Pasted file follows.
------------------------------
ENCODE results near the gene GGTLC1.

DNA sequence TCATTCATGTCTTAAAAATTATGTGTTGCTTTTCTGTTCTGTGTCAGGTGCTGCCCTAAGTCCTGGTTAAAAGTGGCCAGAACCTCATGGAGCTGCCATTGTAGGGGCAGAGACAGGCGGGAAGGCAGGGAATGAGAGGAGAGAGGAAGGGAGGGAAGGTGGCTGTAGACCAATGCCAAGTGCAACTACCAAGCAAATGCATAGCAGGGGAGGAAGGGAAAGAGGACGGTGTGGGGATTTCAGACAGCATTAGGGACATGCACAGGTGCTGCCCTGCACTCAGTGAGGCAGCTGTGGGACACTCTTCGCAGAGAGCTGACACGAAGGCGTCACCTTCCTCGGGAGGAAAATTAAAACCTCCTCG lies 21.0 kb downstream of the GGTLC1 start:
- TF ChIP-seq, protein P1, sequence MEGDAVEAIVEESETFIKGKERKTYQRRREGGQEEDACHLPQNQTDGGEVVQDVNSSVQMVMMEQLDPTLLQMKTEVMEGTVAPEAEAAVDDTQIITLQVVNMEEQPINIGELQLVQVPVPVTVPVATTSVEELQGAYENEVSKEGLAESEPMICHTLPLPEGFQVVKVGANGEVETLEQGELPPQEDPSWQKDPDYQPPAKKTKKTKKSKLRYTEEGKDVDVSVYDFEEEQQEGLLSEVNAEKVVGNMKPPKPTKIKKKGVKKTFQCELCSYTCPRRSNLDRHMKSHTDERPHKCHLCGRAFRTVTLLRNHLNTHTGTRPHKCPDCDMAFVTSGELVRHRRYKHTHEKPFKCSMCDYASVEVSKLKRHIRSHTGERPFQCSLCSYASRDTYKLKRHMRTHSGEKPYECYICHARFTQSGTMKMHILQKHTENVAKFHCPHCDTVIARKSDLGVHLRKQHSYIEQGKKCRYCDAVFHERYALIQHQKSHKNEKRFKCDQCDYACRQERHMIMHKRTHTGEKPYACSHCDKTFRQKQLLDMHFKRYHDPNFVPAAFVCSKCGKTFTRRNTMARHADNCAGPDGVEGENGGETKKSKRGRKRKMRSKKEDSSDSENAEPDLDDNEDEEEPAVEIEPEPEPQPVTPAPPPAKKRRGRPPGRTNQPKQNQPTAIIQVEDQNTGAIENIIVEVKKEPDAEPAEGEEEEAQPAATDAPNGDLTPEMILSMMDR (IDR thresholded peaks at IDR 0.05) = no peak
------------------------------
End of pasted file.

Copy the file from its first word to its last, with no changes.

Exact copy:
ENCODE results near the gene GGTLC1.

DNA sequence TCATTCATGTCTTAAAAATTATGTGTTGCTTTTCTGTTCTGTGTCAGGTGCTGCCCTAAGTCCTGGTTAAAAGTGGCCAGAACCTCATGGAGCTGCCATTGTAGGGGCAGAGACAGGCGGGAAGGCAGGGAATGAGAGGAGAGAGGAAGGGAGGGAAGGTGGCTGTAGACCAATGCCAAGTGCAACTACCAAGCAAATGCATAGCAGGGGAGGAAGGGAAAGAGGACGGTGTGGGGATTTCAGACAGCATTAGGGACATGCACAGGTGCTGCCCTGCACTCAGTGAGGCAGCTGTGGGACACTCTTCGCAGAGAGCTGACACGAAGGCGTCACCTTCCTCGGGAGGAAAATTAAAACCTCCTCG lies 21.0 kb downstream of the GGTLC1 start:
- TF ChIP-seq, protein P1, sequence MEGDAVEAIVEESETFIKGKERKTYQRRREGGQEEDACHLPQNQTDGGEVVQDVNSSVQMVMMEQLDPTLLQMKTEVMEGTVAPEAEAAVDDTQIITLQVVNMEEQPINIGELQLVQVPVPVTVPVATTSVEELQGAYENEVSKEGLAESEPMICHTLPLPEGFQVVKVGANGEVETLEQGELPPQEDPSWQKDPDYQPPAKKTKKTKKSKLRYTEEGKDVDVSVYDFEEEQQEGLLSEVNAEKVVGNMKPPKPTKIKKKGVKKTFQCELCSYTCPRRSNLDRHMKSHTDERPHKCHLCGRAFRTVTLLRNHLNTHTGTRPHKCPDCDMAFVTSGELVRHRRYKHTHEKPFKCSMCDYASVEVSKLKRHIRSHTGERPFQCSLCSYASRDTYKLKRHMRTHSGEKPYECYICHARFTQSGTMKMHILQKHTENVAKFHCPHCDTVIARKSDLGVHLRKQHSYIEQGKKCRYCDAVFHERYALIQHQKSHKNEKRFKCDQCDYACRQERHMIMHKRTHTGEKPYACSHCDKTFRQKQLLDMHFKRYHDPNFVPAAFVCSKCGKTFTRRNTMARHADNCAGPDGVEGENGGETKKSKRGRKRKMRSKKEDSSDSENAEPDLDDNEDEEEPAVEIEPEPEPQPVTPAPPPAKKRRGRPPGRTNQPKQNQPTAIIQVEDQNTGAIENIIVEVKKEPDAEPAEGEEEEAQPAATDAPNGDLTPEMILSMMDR (IDR thresholded peaks at IDR 0.05) = no peak